On natural wine and its influence on my winemaking

I’ve written about it on the blog before, but I wanted to write a more dedicated post on my thoughts on natural wines, why everyone is buzzing about them, and their role in my own wine world.

What is natural wine?

This is the question you’ll see most debated online it seems. Not just the question being asked, but wine-insiders debating the asking of the question in the first place. There are some who want precise, legalistic definitions; and there are those who prefer the rougher, holistic perspective of determining the boundaries.

How much sulphur added is too much? Does the colonization of cellars by commercial yeasts complicate the reliance on native yeasts? Or, ultimately, is the term “natural” simply used to define a millennialhipster culture or is it about greater questions of sustainability? If the former, is that a result of the exclusion of a new generation of wine consumers through the exponential price inflation?

If you squint past the cultural debates and try to focus on the winemaking practices that are connected to what’s considered natural wine, I think it can be boiled down to a few elements: sustainably grown and sourced grapes; no adjustments for acid, tannin, etc.; minimal (if any) sulfite addition; no added commercial yeast.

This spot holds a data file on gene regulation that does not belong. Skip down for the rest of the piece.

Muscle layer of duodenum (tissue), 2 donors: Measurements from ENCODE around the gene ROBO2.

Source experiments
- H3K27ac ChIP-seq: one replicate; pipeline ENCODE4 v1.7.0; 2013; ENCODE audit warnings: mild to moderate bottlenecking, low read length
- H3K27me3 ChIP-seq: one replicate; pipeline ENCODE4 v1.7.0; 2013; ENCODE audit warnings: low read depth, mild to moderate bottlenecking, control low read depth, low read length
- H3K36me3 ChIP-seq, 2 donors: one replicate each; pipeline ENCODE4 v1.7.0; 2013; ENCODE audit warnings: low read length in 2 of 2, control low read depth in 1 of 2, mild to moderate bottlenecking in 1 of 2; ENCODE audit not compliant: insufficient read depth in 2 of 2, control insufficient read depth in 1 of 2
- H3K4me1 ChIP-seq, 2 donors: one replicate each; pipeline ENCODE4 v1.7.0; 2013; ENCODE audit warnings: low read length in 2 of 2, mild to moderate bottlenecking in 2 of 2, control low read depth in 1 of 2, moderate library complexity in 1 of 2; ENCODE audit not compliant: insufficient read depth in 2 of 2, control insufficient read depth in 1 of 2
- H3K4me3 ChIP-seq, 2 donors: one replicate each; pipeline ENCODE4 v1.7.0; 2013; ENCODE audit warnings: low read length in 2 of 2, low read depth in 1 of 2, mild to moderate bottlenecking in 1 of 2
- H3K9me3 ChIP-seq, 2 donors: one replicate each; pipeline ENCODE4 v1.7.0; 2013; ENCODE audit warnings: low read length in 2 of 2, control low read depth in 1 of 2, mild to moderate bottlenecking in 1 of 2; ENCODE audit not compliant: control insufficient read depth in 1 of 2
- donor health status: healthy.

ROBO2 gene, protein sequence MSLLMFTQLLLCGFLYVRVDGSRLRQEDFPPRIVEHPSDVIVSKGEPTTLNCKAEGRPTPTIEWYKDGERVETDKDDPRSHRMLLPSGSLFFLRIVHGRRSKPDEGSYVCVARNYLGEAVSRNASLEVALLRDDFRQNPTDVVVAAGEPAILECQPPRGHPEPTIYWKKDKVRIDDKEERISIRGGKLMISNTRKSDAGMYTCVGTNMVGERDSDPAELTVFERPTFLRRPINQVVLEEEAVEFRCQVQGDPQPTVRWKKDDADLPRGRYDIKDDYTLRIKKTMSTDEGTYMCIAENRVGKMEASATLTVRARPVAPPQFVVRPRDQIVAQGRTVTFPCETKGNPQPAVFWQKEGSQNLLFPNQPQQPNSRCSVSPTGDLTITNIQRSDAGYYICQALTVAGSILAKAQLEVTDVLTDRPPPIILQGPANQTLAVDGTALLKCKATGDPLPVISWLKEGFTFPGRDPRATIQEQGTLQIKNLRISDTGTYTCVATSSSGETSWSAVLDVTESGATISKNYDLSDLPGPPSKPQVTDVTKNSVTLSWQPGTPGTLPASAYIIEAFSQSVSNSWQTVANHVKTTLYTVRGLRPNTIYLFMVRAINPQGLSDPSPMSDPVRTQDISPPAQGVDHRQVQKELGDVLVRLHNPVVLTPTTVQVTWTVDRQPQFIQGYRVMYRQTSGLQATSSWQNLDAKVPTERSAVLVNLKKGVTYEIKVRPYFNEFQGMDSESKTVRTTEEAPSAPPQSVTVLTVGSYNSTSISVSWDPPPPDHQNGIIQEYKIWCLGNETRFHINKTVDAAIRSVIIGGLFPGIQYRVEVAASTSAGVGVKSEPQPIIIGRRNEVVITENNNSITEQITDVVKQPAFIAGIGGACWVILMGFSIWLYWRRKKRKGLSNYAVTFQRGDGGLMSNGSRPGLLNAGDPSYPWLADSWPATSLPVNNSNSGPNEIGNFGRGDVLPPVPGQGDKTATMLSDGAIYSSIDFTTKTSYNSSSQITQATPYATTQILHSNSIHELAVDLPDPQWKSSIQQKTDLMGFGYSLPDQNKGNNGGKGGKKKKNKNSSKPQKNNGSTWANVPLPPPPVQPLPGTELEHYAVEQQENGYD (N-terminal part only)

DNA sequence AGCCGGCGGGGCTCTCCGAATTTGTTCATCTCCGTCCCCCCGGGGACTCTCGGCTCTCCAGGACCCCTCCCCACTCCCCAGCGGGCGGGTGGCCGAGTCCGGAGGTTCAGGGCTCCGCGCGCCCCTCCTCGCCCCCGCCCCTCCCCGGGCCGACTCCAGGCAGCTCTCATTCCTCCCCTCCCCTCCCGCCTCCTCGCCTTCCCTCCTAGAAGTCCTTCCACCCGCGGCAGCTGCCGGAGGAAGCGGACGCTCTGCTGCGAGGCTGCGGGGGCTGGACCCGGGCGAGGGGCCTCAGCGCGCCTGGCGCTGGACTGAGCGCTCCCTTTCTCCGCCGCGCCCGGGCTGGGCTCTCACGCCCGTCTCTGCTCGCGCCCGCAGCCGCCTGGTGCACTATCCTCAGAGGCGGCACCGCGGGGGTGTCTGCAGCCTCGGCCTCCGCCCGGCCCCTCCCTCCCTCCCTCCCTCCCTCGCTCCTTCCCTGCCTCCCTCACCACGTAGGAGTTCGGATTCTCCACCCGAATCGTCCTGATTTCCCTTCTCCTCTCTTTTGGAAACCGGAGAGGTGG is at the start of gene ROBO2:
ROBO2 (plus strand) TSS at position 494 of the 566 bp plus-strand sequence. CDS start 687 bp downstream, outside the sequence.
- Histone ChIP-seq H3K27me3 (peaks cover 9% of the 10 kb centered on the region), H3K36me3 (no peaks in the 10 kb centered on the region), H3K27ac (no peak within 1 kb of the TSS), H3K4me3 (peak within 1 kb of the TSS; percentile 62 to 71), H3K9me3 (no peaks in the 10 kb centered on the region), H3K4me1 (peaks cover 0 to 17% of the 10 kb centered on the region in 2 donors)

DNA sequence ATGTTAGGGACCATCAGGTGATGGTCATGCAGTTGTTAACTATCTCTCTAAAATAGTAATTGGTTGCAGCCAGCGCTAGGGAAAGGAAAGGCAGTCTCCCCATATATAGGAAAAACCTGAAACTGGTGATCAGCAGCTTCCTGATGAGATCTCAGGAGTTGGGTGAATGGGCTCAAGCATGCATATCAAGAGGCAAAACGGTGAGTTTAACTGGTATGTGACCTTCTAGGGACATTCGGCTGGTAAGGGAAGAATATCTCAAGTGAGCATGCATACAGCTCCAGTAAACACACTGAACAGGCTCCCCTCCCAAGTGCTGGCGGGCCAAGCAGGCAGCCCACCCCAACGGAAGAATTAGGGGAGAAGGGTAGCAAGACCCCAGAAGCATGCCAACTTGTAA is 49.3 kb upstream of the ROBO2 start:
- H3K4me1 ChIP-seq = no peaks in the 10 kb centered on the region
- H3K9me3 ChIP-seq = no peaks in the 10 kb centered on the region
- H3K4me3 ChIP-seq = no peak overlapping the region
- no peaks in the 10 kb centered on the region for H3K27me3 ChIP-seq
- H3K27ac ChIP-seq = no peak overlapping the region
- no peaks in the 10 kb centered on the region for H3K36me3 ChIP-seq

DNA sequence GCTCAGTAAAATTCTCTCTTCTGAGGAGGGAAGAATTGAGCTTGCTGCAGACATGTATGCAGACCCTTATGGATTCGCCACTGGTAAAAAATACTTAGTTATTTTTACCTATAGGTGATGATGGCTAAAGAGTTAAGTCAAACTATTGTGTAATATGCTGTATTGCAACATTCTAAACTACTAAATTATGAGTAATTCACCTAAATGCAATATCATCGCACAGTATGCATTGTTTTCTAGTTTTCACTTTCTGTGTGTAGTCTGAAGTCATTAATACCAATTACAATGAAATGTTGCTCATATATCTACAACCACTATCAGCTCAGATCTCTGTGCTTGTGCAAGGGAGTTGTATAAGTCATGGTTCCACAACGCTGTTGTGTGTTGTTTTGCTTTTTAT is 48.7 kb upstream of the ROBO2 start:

There are a lot of holes, debates, and expansions in that list above, for sure. But, when you get tired of going deep into these debates, that’s perhaps the least objectionable zone that could get closest to a definition.

Why is everyone talking about natural wine right now?

I linked to a bunch of articles and blog posts above. But, there are many more where those came from.

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Project updates

Looks like it’s 63 degrees

Minimal Additives Riesling Kit

This is the kit I had hanging under my desk for a few months and got it going at the end of April. It’s gone through some ups and downs over the past few months, but today I figured it was time to give it a racking. Possibly its last.

It had developed a thin, but notable layer of yeast down at the bottom of the carboy. The bubbles from the degassing CO2 at the top were starting to dissipate as well. I figured that it would be good to get it off the yeast residue and that the racking would speed up the degassing process. I grabbed a sip as I racked and was pleasantly surprised. It was certainly still bubbly but pleasantly acidic and not overly sweet.

The racking process left me with a bit of headspace again, but I fortunately had a bottle of Frey white hanging out in the basement. I used about half that bottle to get the level back up. (Does that count as an additive?)

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